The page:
There is an old Wall Street axiom that says the “trend is your friend.”…[The problem, however, is that] investors always tend to extrapolate the current trend into infinity…

It is important to remember that the “trend is your friend” as long as you are paying attention to, and respecting, its direction. Get on the wrong side of the trend and it can become your worst enemy.

8) If you think you have it figured out – sell everything.

…Every day individuals pile into one of the most complicated games on the planet with their hard earned savings with little, or no, education at all.

For most individuals, when the markets are rising, their success breeds confidence. The longer the market rises; the more individuals attribute their success to their own skill. The reality is that a rising market covers up the multitude of investment mistakes that individuals make by taking on excessive risk, poor asset selection or weak management skills. These errors are revealed by the forthcoming correction.

9) Being a contrarian is tough, lonely and generally right.

…The best investments are generally made when going against the herd. Selling to the “greedy” and buying from the “fearful” are extremely difficult things to do without a very strong investment discipline, management protocol, and intestinal fortitude. For most investors, the reality is that they are inundated by “media chatter” which keeps them from making logical and intelligent investment decisions regarding their money which, unfortunately, leads to bad outcomes.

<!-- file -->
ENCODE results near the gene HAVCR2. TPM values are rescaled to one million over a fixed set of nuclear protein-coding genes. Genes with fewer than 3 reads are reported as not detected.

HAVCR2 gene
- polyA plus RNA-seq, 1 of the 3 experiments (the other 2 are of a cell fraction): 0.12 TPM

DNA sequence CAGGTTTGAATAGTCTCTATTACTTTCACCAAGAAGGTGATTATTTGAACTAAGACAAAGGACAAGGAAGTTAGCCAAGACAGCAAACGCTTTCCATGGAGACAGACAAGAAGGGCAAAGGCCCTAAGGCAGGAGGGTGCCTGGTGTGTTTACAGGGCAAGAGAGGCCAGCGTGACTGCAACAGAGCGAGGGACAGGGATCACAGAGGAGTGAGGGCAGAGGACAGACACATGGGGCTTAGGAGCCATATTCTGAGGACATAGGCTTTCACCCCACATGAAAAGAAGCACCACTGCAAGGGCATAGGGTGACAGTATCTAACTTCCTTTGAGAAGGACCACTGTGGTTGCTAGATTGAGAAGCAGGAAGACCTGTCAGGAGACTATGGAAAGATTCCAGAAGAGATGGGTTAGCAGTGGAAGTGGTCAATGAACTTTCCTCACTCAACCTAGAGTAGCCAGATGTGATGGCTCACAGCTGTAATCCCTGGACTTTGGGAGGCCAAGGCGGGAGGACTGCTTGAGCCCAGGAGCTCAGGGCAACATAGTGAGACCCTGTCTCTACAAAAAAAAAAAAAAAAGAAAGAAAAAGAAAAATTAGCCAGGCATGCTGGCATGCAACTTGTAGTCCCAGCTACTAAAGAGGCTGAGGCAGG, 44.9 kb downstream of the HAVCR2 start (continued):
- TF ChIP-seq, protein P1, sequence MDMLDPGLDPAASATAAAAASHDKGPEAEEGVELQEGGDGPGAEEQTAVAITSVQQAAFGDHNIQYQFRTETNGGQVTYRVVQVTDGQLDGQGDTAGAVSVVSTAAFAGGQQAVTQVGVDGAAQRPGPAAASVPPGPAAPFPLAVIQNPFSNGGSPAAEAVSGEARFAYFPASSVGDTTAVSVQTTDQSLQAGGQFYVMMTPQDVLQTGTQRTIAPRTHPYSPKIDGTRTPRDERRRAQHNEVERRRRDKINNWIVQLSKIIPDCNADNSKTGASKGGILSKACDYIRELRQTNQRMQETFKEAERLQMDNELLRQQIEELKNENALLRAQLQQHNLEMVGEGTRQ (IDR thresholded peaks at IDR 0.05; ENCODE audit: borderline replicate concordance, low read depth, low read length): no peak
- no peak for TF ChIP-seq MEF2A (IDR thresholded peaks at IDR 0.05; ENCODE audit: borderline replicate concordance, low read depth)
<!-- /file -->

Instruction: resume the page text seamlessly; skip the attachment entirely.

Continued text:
10) Benchmarking performance only benefits Wall Street

The best thing you can do for your portfolio is to quit benchmarking it against a random market index that has absolutely nothing to do with your goals, risk tolerance or time horizon…The only benchmark that matters to you is the annual return that is specifically required to obtain your retirement goal in the future. If that rate is 4% then trying to obtain 6% more than doubles the risk you have to take to achieve that return. The end result is that by taking on more risk than is necessary will put your further away from your goal than you intended when something inevitably goes wrong.

It’s all about the risk.

Most people are in denial about uncertainty. They assume they’re lucky, and that the unpredictable can be reliably forecasted. This keeps business brisk for palm readers, psychics, and stockbrokers, but it’s a terrible way to deal with uncertainty.

It should be obvious that an honest assessment of uncertainty leads to better decisions. It may seem contradictory, embracing uncertainty reduces risk while denial increases it. Another benefit of “acknowledged uncertainty” is it keeps you honest. A healthy respect for uncertainty, and a focus on probability, drives you never to be satisfied with your conclusions. It keeps you moving forward to seek out more information, to question conventional thinking and to continually refine your judgments and understanding that difference between certainty and likelihood can make all the difference.

The reality is that we can’t control outcomes; the most we can do is influence the probability of certain outcomes which is why the day to day management of risks and investing based on probabilities, rather than possibilities, is important not only to capital preservation but to investment success over time.